The proposed rule would move the change up a year, cutting the open enrollment period for 2018 to 45 days, from November 1 to December 15, 2017. This is similar to the length of the Medicare open enrollment period (October 15 to December 7). It would allow insurers to collect a full year’s premium for 2018 from all regular enrollees and reduce opportunities for adverse selection by individuals who learn that they have health problems during December or January. HHS states in the preface, “We would intend to conduct extensive outreach to ensure that all consumers are aware of this change and have the opportunity to enroll in coverage within this shorter time frame.” Such an intensive effort would clearly be necessary. If enrollment was in fact reduced, the change could undermine rather than reinforce the stability of the risk pool.
Special Enrollment Periods
The lengthiest and most detailed provisions of the NPRM target special enrollment periods (SEPs). To encourage continuous coverage and discourage consumers from waiting until they become sick before enrolling, the ACA requires consumers to enroll during an annual open enrollment period. Recognizing that consumers often experience changes that cannot be anticipated during the open enrollment period—such as the loss of employer coverage or the birth of a child—the ACA, like other insurance programs, recognizes special enrollment periods (SEPs) for life changes. Situations that qualify for SEPs are generally defined by regulation, although some have been established by guidance.
Insurers have long complained that consumers have been enrolling through special enrollment periods who in fact do not qualify, and that this has both increased claims and decreased revenue for insurers. Insurers have in response increased their premiums, discouraging enrollment by healthy enrollees.
HHS took a number of steps during 2016 to address insurer complaints, including eliminating some minor SEPs, redefining the SEP for consumers who experience a move to only apply to those who were covered before the move, requiring documentation for some SEPs, and revising the risk adjustment formula to recognize higher plan costs for partial year enrollees. At the end of 2016, the Obama administration announced that beginning in the summer of 2017 it would initiate a pilot program requiring verification for enrollment for some SEPS before enrollment.
HHS proposes to tighten up SEPs, both to incentivize consumers to maintain continuous coverage and to discourage adverse selection and inappropriate use of SEPs. The NPRM takes a four-pronged approach to this end. First, it would require pre-enrollment verification of eligibility for all SEP categories for all new applicants in states served by the HealthCare.gov platform as of June 2017, expanding the previously announced pilot project that would have required pre-enrollment verification for 50 percent of new SEP applications. Consumers would be able to submit an application and select a plan, but the application would then be pended until eligibility was verified. HHS estimates that about 650,000 individuals will be subjected to increased verification procedures.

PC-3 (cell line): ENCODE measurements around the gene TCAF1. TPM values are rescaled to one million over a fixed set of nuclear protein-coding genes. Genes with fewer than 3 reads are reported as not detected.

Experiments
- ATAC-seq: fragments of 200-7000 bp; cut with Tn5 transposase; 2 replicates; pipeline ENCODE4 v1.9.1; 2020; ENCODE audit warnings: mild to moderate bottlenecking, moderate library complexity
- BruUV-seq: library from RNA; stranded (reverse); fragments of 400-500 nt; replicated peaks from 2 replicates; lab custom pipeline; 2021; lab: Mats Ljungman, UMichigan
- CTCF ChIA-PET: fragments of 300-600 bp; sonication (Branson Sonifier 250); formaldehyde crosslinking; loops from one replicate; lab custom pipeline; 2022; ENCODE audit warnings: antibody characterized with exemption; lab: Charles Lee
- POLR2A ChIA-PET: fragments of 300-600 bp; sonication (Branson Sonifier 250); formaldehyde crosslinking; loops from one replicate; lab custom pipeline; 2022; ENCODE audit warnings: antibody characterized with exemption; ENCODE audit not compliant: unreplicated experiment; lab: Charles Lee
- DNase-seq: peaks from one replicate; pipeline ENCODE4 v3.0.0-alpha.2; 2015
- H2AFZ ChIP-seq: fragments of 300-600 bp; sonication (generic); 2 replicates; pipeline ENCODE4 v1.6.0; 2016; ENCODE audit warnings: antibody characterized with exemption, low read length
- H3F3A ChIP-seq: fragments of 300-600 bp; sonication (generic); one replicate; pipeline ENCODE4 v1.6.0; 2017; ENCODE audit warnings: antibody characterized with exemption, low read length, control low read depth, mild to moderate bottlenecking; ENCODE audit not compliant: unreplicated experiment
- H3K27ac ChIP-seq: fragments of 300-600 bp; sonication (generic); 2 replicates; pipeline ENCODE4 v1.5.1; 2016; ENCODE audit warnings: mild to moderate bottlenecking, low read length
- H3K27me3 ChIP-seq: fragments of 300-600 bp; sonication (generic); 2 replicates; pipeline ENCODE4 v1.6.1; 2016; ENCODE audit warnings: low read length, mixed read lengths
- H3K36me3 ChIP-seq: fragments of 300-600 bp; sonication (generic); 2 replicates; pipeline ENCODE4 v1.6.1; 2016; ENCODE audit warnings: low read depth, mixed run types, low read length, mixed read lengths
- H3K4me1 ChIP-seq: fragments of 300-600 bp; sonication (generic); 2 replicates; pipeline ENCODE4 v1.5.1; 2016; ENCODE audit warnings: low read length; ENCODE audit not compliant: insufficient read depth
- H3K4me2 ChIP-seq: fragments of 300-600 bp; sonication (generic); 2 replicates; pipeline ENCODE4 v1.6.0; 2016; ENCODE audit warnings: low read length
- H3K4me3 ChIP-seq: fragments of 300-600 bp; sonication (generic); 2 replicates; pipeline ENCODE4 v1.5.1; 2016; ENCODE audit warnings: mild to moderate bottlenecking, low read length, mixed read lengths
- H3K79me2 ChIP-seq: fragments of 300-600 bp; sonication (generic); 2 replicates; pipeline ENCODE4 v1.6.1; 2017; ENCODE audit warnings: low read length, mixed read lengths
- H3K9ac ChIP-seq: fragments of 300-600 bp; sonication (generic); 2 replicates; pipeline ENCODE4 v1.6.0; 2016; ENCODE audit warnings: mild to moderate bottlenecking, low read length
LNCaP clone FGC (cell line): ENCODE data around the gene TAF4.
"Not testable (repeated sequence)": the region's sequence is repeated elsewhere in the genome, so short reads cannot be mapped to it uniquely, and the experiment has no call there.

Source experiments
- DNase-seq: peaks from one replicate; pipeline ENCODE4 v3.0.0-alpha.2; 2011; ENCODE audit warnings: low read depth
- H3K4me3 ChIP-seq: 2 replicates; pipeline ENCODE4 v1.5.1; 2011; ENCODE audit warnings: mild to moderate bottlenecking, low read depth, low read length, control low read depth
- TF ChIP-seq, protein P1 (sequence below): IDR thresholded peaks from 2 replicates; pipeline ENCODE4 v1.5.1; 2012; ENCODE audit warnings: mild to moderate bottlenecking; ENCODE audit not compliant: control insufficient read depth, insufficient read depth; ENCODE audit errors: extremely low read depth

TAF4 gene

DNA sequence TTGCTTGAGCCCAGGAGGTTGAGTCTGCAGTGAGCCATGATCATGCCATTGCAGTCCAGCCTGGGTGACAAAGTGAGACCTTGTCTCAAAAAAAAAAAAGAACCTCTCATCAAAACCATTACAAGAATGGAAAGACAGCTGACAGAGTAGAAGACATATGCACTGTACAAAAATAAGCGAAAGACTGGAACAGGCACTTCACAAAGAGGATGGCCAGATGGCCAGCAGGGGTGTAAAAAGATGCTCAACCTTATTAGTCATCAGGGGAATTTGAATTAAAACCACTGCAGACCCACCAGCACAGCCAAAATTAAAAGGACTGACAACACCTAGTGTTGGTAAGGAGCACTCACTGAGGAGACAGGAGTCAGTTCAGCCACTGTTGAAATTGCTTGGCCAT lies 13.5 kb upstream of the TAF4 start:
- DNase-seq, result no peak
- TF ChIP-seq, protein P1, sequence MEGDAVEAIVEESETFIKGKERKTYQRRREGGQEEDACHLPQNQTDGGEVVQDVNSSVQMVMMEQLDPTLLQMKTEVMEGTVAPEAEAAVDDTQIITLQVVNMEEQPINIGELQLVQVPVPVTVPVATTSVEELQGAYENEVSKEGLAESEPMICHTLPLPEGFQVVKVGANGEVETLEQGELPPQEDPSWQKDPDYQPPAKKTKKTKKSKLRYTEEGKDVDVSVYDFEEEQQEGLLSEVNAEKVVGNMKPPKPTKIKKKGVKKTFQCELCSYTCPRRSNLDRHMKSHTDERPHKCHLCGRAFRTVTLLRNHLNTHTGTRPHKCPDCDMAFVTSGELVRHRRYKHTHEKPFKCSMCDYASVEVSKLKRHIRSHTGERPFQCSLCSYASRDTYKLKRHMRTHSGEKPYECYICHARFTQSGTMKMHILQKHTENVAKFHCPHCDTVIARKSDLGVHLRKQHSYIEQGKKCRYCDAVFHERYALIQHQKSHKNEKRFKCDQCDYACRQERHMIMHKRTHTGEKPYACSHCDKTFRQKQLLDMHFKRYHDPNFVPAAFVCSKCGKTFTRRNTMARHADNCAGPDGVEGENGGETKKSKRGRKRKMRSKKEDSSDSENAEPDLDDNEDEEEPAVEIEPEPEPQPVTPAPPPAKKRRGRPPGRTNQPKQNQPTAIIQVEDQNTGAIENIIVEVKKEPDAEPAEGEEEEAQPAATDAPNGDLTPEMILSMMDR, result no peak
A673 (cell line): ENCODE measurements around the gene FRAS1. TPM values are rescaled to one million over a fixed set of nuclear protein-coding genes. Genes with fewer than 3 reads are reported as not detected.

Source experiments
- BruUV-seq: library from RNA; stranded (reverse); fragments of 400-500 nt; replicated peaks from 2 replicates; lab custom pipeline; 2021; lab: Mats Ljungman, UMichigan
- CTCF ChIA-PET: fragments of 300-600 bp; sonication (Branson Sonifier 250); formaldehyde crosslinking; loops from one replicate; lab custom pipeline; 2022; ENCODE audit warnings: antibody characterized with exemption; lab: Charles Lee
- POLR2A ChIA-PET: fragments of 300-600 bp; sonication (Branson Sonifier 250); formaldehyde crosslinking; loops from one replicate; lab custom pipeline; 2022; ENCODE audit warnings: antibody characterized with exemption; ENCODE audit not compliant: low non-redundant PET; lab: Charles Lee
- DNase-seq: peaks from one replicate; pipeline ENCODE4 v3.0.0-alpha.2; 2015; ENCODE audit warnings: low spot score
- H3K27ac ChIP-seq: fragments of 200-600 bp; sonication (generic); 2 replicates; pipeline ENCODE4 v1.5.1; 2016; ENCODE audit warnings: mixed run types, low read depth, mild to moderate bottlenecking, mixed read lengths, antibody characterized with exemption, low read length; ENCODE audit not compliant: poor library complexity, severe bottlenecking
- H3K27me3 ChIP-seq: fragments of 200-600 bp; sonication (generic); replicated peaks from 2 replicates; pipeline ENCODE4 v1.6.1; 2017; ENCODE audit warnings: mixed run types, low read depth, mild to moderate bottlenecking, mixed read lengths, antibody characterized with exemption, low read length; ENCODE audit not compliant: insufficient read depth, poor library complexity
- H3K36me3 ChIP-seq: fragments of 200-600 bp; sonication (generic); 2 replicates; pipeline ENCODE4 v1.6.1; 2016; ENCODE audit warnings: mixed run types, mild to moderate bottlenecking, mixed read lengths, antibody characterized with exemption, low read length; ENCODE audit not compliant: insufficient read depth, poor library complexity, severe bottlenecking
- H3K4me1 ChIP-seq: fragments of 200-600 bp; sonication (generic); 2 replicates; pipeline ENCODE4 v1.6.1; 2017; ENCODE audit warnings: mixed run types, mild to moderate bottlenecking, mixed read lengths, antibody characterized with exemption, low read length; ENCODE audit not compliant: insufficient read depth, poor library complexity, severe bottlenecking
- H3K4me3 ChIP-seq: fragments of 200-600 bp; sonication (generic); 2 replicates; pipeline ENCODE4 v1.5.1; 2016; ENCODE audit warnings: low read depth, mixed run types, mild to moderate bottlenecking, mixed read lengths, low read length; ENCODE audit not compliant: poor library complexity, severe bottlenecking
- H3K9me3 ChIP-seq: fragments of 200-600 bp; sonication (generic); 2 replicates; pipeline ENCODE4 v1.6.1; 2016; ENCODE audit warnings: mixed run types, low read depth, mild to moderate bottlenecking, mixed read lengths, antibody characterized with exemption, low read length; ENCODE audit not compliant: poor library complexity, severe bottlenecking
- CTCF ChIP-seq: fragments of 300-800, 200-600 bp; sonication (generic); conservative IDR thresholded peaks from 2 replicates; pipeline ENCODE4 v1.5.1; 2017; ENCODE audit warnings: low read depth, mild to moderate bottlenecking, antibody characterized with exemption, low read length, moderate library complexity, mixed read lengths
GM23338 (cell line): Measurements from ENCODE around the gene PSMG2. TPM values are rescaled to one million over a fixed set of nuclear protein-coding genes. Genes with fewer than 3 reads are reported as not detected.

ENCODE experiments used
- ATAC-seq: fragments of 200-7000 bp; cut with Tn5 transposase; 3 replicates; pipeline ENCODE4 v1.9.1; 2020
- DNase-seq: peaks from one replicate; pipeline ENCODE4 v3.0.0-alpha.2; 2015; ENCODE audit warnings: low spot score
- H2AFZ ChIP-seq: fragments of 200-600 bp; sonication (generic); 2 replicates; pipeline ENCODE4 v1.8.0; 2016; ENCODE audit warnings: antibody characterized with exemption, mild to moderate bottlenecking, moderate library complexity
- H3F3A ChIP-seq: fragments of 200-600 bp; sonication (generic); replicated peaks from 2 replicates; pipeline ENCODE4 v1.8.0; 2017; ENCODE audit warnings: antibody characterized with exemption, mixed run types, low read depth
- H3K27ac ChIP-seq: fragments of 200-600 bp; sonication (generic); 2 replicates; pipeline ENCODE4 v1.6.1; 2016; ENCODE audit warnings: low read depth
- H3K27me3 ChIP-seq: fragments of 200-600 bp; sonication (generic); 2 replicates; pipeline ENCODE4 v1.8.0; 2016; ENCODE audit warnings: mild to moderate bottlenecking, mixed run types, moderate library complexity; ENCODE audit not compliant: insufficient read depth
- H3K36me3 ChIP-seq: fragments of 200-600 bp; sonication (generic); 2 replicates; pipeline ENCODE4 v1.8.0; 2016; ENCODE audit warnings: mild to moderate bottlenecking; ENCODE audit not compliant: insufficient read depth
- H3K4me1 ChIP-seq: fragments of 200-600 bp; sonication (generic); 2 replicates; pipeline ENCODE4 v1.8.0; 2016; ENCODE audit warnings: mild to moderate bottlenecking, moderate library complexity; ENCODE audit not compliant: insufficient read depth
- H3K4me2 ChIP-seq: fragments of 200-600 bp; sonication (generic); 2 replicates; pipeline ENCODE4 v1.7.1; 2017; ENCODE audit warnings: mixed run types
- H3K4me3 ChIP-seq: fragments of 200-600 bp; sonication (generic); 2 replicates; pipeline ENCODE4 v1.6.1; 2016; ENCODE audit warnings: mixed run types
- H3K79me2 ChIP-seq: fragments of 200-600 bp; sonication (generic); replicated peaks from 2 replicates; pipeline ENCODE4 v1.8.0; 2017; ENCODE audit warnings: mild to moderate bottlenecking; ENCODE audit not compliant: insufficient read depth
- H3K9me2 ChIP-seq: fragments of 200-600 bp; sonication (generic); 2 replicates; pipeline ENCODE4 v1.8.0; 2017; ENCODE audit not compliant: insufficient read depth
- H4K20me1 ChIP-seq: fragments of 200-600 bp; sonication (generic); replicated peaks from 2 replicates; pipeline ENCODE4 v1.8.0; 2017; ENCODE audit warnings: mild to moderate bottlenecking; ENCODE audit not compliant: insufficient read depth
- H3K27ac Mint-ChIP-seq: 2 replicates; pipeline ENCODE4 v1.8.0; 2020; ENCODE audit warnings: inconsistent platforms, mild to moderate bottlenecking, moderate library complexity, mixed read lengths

Consumers would be given 30 days to either upload or mail documentary verification. HealthCare.gov would use automated electronic means where possible to verify eligibility, for example for the birth of a child. Once approved, coverage would be retroactive to the date of plan selection. If verification takes more than two or more months, an enrollee could choose not to pay for coverage for the first month. State-based marketplaces that do not already verify SEP eligibility are encouraged to do so.
Whether the proposed tightening of SEPS will in fact stabilize the risk pool remains to be seen. Although insurers maintain that SEPS are being abused, there is evidence that the real problem with the risk pool is that too few rather than too many eligible individuals are enrolling through SEPs. Only a tiny fraction of individuals who lose employer coverage—most of whom would be expected to be relatively healthy—enroll in marketplace coverage through SEPs. It would seem that additional paperwork burdens could be more likely to discourage young people than sick people who really need coverage.
CMS found that when it began requiring documentation for SEP enrollment in 2016, the number of SEP enrollments dropped 20 percent over 2015. But younger consumers were disproportionately less likely to complete the verification process than older applicants, with 73 percent of applicants age 55-64 completing the process but only 55 percent of those 18 to 24. This would seem to support the view of some consumer advocates that the best course for stabilizing the risk pool is to make it easier rather than harder for eligible consumers to get SEP coverage. The goal of the originally announced pilot project was to see if increased verification requirements in fact improved or undermined the risk pool. The immediate move to 100 percent verification makes this experiment impossible.